Warner Robins Officer Capps Retires After 33 Years | News
Warner Robins Police Captain Bill Capps says he's had "enough hoorahs" to last a lifetime.
He's turning in his badge next week and retiring after 33 years of policing.
Capps talked about the stars and the scars he earned during his career.
Capps didn't want to do an interview. He exclaimed, "I didn't!"
His wife, co-workers, and 13WMAZ twisted his arm a bit, and he grudgingly sat down to talk.
His reason for resisting the interview, he said, is because he believes he's made enough headlines in his career.
The 57-year-old says he has an unintentional knack for it. Capps said, "It's the name."
That's right. He believes just his name spells trouble.
He started as an officer in February 1980.
Two motorcycle crashes followed. Then, he wrecked a patrol car, only to be suspended and put on desk duty by the chief.
Capps said, "I almost died four times."
The fourth time may be the most memorable to the public. He was one of the officers involved in a 2008 shootout.
A homeowner fired at Capps and a code enforcement officer because he didn't want his junk cars towed.
That man, John Adcock, later went to prison for his actions.
Referring to the incident, Capps said, "2008 was an eye-opening event."
He doesn't like to talk about it. Capps says the court case and the headlines took a toll on his family.
Capps said, "I have forgiven a lot for that time frame, for what people said or did."
While he's quick to point out his own bad press, Capps earned a lot of good headlines, too. There's enough to fill a scrapbook full that his wife put together.
He earned several accolades and his upward climb through the police ranks, for his ten years on a task force called STOP, or Selective Targeting Operational Police Unit. It was aimed at stopping crime in particular areas of town.
Capps said, "That time period was the happiest, the most enjoyable for me to come to work."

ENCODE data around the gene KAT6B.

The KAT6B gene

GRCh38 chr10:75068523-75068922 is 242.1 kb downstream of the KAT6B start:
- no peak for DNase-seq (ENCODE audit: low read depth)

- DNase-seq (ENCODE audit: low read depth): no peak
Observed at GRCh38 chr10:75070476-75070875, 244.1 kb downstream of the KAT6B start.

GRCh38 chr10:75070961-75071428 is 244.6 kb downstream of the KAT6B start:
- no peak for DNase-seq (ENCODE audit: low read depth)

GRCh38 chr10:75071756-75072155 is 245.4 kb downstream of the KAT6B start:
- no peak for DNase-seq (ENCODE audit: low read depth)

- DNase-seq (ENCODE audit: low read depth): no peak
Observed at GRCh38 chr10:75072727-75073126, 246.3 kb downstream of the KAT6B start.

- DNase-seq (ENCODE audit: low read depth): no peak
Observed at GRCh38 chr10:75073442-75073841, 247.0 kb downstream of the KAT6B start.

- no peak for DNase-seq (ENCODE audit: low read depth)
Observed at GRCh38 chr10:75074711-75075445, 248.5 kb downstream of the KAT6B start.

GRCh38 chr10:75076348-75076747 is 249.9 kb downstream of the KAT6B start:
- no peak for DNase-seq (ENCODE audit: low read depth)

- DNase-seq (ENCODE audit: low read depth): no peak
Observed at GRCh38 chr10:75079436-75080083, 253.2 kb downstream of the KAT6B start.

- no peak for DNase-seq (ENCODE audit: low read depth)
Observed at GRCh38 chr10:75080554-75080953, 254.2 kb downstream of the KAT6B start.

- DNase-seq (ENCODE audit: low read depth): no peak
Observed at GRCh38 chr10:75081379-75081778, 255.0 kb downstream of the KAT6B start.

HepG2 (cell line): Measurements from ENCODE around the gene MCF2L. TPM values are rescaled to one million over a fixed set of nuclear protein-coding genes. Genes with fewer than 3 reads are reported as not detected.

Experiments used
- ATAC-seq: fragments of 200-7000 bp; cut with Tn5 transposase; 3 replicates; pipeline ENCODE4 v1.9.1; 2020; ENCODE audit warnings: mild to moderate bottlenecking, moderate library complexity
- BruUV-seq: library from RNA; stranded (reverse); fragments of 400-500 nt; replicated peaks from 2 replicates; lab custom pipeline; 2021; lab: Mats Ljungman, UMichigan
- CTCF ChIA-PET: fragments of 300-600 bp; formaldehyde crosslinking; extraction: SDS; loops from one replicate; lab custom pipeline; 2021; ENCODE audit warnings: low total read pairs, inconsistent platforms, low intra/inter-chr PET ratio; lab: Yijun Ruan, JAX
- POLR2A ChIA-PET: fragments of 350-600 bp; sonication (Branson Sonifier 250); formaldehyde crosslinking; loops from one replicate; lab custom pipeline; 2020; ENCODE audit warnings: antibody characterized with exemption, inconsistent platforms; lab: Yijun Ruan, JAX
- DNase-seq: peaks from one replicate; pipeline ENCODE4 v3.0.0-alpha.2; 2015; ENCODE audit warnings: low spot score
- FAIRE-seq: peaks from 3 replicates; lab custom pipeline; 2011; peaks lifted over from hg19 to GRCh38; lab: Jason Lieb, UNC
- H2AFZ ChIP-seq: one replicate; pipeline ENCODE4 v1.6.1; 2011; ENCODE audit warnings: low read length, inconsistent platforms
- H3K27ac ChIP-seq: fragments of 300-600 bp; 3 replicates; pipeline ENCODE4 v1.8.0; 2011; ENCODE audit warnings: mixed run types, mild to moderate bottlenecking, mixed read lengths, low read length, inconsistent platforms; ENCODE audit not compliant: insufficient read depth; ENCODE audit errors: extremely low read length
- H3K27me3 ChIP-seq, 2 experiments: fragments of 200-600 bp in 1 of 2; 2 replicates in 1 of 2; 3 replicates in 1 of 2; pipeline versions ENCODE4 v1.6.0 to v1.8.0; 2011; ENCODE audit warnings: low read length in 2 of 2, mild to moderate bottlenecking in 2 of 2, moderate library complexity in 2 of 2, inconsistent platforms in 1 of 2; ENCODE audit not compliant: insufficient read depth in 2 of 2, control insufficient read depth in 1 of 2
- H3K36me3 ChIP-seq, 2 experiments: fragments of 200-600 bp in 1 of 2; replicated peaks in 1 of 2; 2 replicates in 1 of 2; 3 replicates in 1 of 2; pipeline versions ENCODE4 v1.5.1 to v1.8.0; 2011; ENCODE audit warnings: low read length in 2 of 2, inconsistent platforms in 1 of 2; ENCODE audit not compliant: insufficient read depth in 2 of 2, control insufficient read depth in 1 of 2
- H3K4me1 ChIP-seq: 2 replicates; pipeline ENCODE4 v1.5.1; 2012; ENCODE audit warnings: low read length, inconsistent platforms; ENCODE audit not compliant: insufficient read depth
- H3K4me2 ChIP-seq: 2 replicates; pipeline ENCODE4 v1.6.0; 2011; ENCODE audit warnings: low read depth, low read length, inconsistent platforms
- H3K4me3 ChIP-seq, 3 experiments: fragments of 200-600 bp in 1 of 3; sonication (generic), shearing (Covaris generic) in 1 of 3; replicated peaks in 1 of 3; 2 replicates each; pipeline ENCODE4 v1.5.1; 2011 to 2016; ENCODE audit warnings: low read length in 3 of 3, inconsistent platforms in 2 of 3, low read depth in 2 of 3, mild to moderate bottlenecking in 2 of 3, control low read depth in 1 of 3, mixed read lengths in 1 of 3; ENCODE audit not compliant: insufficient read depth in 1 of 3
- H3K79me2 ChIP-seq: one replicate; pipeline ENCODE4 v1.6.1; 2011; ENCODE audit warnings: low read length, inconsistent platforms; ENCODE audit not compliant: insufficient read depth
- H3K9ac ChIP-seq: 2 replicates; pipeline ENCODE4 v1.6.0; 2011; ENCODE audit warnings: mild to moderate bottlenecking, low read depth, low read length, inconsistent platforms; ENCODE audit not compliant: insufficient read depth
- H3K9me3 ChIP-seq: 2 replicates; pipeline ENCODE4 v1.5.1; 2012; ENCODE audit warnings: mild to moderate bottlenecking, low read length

He also remembers the time a routine call brought him to a trailer on Walnut Street. He found three young children, sitting around candles. Capps said it was 11:00 p.m., and the children's mother had left them home alone.
"I became enraged," he said. Capps brought the children to the police station, and says he remembers the incident because it comforted the children.
Capps said, "It wasn't a great achievement, but it was a proud moment for me, because that's what I was in law enforcement for."
Capps says he's retiring now at the request of his wife. They will move to the mountains. He says he's fulfilling a promise he made her when they married 20 years ago.
He said, "This is my 'thank you' for standing beside me for all these years. For a klutz, an idiot, sometimes you'd think I had the biggest brain fart of any man alive."
Capps is hard on himself, personally and professionally.
His wife's forgiven him for errors in judgement at home. He said, "I owe her everything."
Any mistakes Capps made at work, he says he will walk away, head high.
Capps said, "I've done some wild things. I've done some unbelievable things. I've done some stuff, I've acted in different ways, but I never did anything to tarnish this badge."
Capps will turn in his badge and retire next Friday.
A credit to his long and successful career, Police Chief Brett Evans, who Capps trained in the 1980's, is hosting his retirement party.
Evans said, "Captain Capps has been a big asset to the Warner Robins Police Department. We sincerely appreciate his 33 years of service with our agency. He has served his community well and we hope he enjoys retirement. We wish him well and he will be sincerely missed."